Enter your mobile number or email address below and we'll send you a link to download the free Kindle App. Then you can start reading Kindle books on your smartphone, tablet, or computer - no Kindle device required.
To get the free app, enter your email address or mobile phone number.
|New from||Used from|
Witness Stephen King's triumphant, blood-spattered return to the genre that made him famous. Cell, the king of horror's homage to zombie films (the book is dedicated in part to George A. Romero) is his goriest, most horrific novel in years, not to mention the most intensely paced. Casting aside his love of elaborate character and town histories and penchant for delayed gratification, King yanks readers off their feet within the first few pages; dragging them into the fray and offering no chance catch their breath until the very last page.
In Cell King taps into readers fears of technological warfare and terrorism. Mobile phones deliver the apocalypse to millions of unsuspecting humans by wiping their brains of any humanity, leaving only aggressive and destructive impulses behind. Those without cell phones, like illustrator Clayton Riddell and his small band of "normies," must fight for survival, and their journey to find Clayton's estranged wife and young son rockets the book toward resolution.
Fans that have followed King from the beginning will recognize and appreciate Cell as a departure--King's writing has not been so pure of heart and free of hang-ups in years (wrapping up his phenomenal Dark Tower series and receiving a medal from the National Book Foundation doesn't hurt either). "Retirement" clearly suits King, and lucky for us, having nothing left to prove frees him up to write frenzied, juiced-up horror-thrillers like Cell. --Daphne Durham
What if a pulse sent out through cell phones turned every person using one of them into a zombie-like killing machine? That's what happens on page six of King's latest, a glib, technophobic but compelling look at the end of civilization—or at what may turn into a new, extreme, telepathically enforced fascism. Those who are not on a call at the time of the pulse (and who don't reach for their phones to find out what is going on) remain "normies." One such is Clayton Riddell, an illustrator from Kent Pond, Maine, who has just sold some work in Boston when the pulse hits. Clay's single-minded attempt to get back to Maine, where his estranged wife, Sharon, and young son, Johnny-Gee, may or may not have been turned into "phoners" (as those who have had their brains wiped by the pulse come to be called) comprises the rest of the plot. King's imagining of what is more or less post-Armageddon Boston is rich, and the sociological asides made by his characters along the way—Clay travels at first with two other refugees—are jaunty and witty. The novel's three long set pieces are all pretty gory, but not gratuitously so, and the book holds together in signature King style. Fans will be satisfied and will look forward to the next King release, Lisey's Story, slated for October. (Jan. 24)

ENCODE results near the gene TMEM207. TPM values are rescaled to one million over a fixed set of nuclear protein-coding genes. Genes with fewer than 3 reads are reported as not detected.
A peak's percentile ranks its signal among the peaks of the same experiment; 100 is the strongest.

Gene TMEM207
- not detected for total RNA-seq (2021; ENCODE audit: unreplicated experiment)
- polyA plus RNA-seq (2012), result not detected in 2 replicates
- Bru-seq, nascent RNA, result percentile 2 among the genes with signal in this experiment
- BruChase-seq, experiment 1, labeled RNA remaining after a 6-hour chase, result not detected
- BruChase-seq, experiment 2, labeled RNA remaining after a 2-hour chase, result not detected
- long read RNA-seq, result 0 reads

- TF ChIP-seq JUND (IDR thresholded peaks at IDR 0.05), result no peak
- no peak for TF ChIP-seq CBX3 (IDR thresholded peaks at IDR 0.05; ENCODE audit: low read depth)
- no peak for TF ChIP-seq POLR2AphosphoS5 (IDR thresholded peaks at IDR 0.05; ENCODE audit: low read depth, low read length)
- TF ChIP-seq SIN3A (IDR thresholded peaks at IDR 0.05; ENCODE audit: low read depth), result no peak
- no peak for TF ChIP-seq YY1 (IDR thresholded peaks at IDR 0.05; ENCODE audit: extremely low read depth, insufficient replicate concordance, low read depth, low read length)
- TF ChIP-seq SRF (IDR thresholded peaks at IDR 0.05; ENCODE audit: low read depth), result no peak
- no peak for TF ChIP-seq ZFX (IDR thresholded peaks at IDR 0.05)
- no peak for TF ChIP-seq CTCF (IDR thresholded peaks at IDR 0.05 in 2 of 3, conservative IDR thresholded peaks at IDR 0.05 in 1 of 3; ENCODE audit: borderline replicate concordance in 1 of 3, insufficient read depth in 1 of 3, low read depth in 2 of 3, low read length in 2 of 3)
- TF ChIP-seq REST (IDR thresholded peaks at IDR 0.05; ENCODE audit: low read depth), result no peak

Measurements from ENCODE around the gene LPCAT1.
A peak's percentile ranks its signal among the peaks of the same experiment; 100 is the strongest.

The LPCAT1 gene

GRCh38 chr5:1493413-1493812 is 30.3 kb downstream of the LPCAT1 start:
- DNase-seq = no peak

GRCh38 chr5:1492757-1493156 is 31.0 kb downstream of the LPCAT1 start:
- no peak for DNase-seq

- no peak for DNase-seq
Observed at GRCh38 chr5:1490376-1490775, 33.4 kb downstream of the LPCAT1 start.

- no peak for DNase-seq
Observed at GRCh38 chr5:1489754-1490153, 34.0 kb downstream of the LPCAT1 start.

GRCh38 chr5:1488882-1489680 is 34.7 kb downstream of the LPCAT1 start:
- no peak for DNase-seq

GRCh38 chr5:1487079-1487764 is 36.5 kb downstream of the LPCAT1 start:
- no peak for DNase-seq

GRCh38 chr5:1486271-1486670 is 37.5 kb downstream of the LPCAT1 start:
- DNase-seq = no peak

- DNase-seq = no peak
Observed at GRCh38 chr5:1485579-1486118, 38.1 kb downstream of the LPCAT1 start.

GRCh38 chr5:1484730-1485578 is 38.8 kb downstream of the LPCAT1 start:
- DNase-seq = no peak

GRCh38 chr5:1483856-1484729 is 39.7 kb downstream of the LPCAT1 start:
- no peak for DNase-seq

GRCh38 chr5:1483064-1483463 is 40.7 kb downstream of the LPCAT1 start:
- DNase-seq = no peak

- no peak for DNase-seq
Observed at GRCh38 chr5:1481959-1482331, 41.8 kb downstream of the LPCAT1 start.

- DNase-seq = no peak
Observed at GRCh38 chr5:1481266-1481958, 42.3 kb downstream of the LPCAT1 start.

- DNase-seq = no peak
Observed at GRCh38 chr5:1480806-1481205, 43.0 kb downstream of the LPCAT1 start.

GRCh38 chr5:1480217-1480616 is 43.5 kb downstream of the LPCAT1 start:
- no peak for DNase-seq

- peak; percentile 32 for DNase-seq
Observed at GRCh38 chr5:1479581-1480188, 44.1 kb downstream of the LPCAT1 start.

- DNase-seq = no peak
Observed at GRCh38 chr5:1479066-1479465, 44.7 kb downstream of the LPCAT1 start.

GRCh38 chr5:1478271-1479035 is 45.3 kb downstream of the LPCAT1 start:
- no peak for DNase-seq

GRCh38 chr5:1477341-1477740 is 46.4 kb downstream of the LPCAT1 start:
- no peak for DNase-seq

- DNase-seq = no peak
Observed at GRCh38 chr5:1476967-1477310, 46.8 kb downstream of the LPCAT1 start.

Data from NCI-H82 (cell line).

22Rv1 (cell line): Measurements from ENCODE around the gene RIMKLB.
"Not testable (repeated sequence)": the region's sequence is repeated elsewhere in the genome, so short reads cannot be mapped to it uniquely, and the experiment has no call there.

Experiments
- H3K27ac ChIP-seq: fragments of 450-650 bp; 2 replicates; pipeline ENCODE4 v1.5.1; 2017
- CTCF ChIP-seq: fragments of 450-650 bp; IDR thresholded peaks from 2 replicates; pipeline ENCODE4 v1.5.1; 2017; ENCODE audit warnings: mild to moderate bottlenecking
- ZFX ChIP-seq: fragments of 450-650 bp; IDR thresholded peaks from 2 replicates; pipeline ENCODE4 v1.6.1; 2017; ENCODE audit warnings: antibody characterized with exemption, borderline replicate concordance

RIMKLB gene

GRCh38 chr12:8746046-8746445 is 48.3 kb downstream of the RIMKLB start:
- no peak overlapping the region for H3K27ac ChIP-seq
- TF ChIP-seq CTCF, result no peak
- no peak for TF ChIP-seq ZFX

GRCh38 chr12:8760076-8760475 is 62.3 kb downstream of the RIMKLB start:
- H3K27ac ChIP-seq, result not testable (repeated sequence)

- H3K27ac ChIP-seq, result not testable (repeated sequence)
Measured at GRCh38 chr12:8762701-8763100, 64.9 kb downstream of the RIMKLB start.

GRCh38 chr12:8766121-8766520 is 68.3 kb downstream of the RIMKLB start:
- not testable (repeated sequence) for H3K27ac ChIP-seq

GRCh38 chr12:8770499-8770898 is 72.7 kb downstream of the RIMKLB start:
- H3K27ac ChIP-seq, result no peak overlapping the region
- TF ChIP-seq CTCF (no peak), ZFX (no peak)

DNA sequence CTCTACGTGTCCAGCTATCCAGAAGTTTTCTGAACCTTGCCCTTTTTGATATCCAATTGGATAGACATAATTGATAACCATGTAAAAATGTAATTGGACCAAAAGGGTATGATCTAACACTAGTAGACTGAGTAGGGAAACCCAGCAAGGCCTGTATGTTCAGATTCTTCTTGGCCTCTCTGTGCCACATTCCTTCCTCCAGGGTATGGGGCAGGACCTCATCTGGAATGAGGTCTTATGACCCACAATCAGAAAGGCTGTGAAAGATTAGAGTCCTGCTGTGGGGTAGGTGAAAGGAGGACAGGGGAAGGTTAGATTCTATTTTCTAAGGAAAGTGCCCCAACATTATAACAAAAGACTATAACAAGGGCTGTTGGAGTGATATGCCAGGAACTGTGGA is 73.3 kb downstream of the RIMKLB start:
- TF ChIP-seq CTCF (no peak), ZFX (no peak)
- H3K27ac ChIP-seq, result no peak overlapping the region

Copyright © Reed Business Information, a division of Reed Elsevier Inc. All rights reserved.
Although Cell is not one of Stephen King's most loved novels, I think it's an excellent read. It's a compact, fast-paced book that sees King, for the first time, fully immerse... Read morePublished 20 hours ago by J. Hill
Only one thing you need to know before getting this book: it's another end of the world story. For me that clinches the deal. Read morePublished 5 days ago by Stephen Muires, author of Ordained - a novel.
As with most Stephen King books, I loved it. I've actually purchased a paperback edition of this book when it was initially released and more recently a kindle edition so that I... Read morePublished 1 month ago by Tiffany
One of Stephen King's finest works! I actually purchased this originally as a hardback for FULL PRICE and didn't regret it. Read morePublished 1 month ago by tammy shaw